About the CSLF
The Carbon Sequestration Leadership Forum (CSLF) is a Ministerial-level international climate change initiative that is focused on the development of improved cost-effective technologies for the separation and capture of carbon dioxide (CO2) for its transport and long-term safe storage. The mission of the CSLF is to facilitate the development and deployment of such technologies via collaborative efforts that address key technical, economic, and environmental obstacles. The CSLF will also promote awareness and champion legal, regulatory, financial, and institutional environments conducive to such technologies.
The CSLF is currently comprised of 23 members, including 22 countries and the European Commission. CSLF member countries represent over 3.5 billion people, or approximately 60% of the world's population.
Membership is open to national governmental entities that are significant producers or users of fossil fuels and that have a commitment to invest resources in research, development and demonstration activities in CO2 capture and storage technologies.
Members of the carbon sequestration stakeholder community are involved with the CSLF and are encouraged to participate and interact with the CSLF.
The CSLF Charter, established in 2003, establishes a broad outline for cooperation with the purpose of facilitating development of cost-effective techniques for capture and safe long-term storage of CO2, while making these technologies available internationally.
The CSLF will seek to:
- Identify key obstacles to achieving improved technological capacity;
- Identify potential areas of multilateral collaborations on carbon separation, capture, transport and storage technologies;
- Foster collaborative research, development, and demonstration (RD&D) projects reflecting Members' priorities;
- Identify potential issues relating to the treatment of intellectual property;
- Establish guidelines for the collaborations and reporting of their results;
- Assess regularly the progress of collaborative R&D projects and make recommendations on the direction of such projects;
- Establish and regularly assess an inventory of the potential areas of needed research;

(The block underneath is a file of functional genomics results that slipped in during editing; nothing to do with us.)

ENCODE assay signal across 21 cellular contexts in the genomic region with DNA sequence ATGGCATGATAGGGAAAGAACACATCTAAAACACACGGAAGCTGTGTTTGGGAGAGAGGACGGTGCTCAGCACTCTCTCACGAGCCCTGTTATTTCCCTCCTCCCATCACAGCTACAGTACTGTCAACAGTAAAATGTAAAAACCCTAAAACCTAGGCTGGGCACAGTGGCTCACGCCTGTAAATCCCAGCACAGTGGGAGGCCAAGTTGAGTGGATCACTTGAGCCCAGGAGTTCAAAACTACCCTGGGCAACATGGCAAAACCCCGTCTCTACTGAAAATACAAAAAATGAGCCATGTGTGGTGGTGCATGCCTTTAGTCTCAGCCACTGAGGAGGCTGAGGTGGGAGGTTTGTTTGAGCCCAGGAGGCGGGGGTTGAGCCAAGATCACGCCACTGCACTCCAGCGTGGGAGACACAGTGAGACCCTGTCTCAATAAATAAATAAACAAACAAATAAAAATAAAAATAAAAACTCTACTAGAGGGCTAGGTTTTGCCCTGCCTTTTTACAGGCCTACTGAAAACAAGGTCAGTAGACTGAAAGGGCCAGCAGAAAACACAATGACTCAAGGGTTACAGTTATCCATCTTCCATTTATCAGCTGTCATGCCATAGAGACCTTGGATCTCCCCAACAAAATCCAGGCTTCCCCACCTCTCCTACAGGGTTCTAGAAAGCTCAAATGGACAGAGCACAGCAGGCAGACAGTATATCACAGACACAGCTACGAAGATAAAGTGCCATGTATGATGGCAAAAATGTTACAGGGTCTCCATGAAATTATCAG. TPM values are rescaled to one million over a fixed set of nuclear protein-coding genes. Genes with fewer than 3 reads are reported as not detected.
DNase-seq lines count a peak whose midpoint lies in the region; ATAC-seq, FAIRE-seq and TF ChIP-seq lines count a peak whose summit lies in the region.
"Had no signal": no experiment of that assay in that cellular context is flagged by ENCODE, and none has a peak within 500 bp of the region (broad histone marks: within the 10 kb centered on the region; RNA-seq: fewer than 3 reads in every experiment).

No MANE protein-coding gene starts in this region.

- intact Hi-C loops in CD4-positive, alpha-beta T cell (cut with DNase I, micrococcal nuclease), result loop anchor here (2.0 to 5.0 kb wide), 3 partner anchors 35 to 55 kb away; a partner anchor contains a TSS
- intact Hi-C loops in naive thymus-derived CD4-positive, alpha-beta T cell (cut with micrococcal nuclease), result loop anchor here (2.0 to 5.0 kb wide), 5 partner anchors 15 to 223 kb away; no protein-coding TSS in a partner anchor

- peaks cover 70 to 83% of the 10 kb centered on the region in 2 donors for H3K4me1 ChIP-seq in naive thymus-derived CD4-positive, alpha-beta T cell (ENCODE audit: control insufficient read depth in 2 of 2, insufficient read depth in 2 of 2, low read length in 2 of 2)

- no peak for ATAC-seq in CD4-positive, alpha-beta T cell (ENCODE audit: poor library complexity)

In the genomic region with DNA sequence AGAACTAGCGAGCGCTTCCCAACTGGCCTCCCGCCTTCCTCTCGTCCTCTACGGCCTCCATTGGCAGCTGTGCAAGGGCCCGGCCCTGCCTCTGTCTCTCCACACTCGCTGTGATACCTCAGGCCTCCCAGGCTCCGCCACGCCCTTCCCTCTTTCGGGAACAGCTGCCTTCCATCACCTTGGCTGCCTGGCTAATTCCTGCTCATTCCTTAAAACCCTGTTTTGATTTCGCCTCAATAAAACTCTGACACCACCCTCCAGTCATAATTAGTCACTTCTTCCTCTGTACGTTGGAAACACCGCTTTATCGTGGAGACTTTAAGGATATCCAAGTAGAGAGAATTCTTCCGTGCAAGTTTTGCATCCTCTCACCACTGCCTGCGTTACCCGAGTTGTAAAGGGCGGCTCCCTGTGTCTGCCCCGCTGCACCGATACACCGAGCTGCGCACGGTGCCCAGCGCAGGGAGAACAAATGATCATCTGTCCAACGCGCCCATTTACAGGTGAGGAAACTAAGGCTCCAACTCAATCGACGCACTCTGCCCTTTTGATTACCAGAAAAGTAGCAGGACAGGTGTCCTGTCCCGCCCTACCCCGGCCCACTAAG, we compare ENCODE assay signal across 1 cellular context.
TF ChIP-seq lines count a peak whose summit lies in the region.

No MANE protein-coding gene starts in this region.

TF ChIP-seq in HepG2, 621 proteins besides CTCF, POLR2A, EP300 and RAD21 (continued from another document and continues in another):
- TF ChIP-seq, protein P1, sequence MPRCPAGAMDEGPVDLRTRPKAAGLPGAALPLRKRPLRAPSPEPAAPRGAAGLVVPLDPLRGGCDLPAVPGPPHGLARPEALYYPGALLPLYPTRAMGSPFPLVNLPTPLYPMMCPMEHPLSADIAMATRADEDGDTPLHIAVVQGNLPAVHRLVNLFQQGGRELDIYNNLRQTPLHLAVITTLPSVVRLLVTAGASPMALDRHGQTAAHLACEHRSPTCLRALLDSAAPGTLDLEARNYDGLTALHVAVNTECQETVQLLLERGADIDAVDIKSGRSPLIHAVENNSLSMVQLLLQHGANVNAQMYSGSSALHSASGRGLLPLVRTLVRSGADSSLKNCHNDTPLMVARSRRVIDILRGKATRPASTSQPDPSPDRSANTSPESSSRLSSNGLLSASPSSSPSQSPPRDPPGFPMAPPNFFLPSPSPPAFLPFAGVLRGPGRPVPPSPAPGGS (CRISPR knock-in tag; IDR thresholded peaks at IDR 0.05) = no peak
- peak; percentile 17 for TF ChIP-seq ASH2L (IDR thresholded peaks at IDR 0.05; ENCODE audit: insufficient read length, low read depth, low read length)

- Organize collaboration with all sectors of the international research community, including industry, academia, government and non-government organizations; the CSLF is also intended to complement ongoing international cooperation in this area;
- Develop strategies to address issues of public perception; and
- Conduct such other activities to advance achievement of the CSLF's purpose as the Members may determine.
In 2005, the CSLF and the technologies it seeks to develop were identified by international bodies as pivotal in dealing with greenhouse gases and their ultimate stabilization. In July 2005, the G-8 Summit endorsed the CSLF in its Gleneagles Plan of Action on Climate Change, Clean Energy and Sustainable Development, and identified it as a medium of cooperation and collaboration with key developing countries in dealing with greenhouse gases.
Similar designations were also made in bilateral activities that include: 1) the joint statement of the U.S.-European Union Summit on Energy Security, Energy Efficiency, Renewables and Economic Development, and 2) the Mainz Declaration of Germany and the United States on Cleaner and More Efficient Energy, Development and Climate Change.
In 2006 and 2007, the International Energy Agency (IEA) and the CSLF held a series of three workshops for invited experts from around the world on the topic of near-term opportunities for carbon capture and storage (CCS). Resulting recommendations from these workshops were formally adopted by the CSLF and were sent forward to G8 leaders.